Credit: Nakagami

Revisit Meg White’s isolated drums on The White Stripes classic ‘Blue Orchid’

The male-dominated music industry has gendered certain instruments over a period of time. Drums is definitely one of the foremost which is considered, in an ageing stereotypical trope, to be a masculine instrument. While women have been playing drums since the time it was invented, many struggled to make a professional breakthrough due to the social stigmas associated with ideal gender-roles. Worse still, when they defied these imposed roles and set out to conquer the so-called “male territory,” they were tagged as “female drummers” or “women drummers.” However, they swamped all these labels under the over-pouring sound and the intoxicating energy of the drums, reclaiming their dream by advancing in their own rhythm.

Meg White was one such dreamer who, though a shy and introverted person, made herself heard through the loud beats of the drums. Her music career began out of a sudden impulse when her future bandmate Jack White heard her playing in 1997. The duo formed The White Stripes two months later and soon became the go-to garage band internationally.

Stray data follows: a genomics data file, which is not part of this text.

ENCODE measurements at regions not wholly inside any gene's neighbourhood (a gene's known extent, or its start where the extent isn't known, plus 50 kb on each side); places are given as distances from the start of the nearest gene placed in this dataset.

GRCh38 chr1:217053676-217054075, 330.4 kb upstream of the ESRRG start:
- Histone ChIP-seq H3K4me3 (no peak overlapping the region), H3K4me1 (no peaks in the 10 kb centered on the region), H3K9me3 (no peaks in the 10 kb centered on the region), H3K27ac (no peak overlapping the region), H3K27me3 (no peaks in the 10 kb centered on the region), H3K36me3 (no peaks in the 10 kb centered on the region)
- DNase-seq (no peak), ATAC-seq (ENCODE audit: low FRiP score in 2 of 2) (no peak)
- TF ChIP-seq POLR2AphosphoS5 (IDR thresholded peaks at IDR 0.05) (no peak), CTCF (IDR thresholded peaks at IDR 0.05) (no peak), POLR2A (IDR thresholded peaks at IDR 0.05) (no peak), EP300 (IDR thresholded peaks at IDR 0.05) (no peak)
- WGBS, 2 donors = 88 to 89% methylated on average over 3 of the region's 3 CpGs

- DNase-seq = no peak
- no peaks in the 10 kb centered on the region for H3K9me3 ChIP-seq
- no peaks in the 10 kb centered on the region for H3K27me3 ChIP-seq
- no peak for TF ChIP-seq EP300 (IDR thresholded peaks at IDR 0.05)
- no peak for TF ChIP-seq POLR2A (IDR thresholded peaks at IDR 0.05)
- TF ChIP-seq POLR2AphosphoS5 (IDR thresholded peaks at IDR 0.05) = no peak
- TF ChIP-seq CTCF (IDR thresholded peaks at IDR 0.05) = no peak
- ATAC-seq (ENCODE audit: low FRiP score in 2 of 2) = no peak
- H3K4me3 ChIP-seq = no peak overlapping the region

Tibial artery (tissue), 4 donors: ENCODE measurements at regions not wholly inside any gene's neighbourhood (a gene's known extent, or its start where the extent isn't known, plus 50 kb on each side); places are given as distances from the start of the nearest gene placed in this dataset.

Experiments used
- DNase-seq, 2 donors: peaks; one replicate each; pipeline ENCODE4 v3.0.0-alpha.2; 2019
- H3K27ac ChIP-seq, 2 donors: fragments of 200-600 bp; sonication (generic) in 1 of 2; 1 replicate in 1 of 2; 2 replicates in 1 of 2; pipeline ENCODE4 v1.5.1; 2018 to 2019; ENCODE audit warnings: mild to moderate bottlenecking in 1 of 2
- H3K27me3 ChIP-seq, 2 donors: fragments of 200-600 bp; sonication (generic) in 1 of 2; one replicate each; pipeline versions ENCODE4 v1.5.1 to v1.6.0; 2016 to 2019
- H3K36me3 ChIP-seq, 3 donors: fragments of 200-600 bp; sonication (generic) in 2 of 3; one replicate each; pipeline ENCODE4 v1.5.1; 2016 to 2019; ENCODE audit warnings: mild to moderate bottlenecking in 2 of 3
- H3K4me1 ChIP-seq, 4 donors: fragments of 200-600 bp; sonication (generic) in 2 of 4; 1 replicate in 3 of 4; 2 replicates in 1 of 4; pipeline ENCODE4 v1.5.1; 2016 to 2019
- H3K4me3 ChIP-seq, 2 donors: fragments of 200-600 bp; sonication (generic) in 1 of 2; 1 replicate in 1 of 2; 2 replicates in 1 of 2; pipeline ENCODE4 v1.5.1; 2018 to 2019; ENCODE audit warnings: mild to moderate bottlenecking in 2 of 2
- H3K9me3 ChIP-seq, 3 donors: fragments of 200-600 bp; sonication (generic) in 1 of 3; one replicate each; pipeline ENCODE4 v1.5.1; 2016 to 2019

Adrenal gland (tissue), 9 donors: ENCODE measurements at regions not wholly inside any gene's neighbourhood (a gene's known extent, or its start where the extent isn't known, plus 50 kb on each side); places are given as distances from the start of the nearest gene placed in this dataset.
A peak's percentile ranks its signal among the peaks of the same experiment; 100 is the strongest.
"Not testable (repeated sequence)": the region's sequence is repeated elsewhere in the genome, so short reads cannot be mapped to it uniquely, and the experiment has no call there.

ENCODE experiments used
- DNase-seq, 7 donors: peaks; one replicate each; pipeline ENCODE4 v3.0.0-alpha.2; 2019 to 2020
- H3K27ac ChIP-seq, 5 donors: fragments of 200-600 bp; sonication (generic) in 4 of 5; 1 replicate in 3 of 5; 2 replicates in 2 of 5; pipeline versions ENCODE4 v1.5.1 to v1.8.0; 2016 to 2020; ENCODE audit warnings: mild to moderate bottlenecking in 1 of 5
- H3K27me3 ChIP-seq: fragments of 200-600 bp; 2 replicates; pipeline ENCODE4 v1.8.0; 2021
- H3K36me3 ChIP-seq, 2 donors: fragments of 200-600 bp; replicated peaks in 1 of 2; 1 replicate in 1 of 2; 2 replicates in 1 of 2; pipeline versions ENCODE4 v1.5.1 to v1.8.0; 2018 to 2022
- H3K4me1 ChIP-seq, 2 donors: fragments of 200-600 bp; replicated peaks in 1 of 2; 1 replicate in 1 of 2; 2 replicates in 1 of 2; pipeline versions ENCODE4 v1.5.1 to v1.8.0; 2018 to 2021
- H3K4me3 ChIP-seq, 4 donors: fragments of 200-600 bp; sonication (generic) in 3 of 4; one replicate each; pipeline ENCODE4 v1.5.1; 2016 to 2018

The song ‘Blue Orchid’ was the duo’s first track from the album Get Behind Me Satan, released in June 2005 and was also shared as a single. The song is about the hardships of the new entertainment industry which Jack white found difficult to adjust to and hence longed for the classical golden era. The track was a commercial success topping the Canadian Singles chart and reached number 43 in the Billboard Hot 100. The music video, which became a fashion by that time, was directed by Floria Sigismondi, adding yet more strings to their expanding bow.

The music arrangement of the original track was heavily metallic produced by playing a guitar into an Electro-Harmonix creation along with the drums. When stripped off all the other instrumentations and the vocals, the drums are exactly how John Whites first described Meg’s style; minimalist and untrained. The lack of pompous words for Meg’s style however shouldn’t be seen as a libel. Her style suited the song perfectly and contributed to its enormous success.

Without wasting more time, let’s listen to Meg White’s isolated drums in the ‘Blue Orchid’ track.

Subscribe to our newsletter
Delivering curated content